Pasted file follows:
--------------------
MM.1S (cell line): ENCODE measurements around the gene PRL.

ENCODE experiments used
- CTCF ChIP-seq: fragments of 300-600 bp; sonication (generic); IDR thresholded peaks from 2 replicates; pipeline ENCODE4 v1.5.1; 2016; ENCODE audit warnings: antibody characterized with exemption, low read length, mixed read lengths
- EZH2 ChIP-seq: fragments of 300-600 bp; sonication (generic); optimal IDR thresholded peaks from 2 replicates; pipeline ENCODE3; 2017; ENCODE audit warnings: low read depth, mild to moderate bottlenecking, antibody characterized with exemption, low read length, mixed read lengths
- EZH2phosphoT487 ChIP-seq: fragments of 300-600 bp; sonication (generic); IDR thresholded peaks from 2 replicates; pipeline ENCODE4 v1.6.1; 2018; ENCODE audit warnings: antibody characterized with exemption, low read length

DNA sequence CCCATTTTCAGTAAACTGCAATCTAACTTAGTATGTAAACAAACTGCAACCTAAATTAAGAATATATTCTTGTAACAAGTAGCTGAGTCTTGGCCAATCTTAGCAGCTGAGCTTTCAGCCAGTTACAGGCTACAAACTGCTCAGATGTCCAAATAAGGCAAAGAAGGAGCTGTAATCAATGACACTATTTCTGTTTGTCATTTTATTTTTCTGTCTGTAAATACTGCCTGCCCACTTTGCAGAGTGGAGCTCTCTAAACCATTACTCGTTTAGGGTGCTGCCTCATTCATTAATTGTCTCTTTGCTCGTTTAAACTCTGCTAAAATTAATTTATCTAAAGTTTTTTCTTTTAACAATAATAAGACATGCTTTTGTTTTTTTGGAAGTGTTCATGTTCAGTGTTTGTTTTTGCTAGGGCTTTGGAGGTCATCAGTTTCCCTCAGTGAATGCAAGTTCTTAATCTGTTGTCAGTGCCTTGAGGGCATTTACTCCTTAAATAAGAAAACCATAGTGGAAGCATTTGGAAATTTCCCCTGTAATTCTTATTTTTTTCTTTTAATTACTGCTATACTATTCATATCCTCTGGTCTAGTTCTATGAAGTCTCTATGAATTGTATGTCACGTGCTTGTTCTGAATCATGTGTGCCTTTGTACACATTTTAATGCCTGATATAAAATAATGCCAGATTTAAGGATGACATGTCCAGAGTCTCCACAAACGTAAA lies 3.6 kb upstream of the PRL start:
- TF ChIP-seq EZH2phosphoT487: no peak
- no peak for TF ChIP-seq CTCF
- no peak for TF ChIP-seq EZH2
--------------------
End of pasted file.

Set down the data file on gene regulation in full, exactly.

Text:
MM.1S (cell line): ENCODE measurements around the gene PRL.

ENCODE experiments used
- CTCF ChIP-seq: fragments of 300-600 bp; sonication (generic); IDR thresholded peaks from 2 replicates; pipeline ENCODE4 v1.5.1; 2016; ENCODE audit warnings: antibody characterized with exemption, low read length, mixed read lengths
- EZH2 ChIP-seq: fragments of 300-600 bp; sonication (generic); optimal IDR thresholded peaks from 2 replicates; pipeline ENCODE3; 2017; ENCODE audit warnings: low read depth, mild to moderate bottlenecking, antibody characterized with exemption, low read length, mixed read lengths
- EZH2phosphoT487 ChIP-seq: fragments of 300-600 bp; sonication (generic); IDR thresholded peaks from 2 replicates; pipeline ENCODE4 v1.6.1; 2018; ENCODE audit warnings: antibody characterized with exemption, low read length

DNA sequence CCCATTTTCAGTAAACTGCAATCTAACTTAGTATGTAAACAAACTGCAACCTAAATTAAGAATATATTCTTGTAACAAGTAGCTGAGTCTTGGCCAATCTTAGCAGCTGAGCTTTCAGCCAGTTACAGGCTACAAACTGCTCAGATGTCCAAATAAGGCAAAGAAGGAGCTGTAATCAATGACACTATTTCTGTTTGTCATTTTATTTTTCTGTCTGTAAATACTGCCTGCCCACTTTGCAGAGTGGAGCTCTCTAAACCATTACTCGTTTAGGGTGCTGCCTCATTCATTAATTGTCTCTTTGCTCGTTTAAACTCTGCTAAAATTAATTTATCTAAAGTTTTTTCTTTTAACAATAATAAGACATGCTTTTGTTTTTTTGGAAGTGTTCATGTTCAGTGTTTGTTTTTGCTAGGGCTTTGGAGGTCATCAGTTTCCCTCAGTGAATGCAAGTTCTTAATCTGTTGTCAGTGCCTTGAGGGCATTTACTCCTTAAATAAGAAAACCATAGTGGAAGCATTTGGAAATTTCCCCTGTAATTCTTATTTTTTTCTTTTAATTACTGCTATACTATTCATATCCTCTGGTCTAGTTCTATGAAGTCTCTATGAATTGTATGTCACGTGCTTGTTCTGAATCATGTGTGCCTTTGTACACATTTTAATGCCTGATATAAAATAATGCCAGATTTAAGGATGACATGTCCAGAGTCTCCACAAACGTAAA lies 3.6 kb upstream of the PRL start:
- TF ChIP-seq EZH2phosphoT487: no peak
- no peak for TF ChIP-seq CTCF
- no peak for TF ChIP-seq EZH2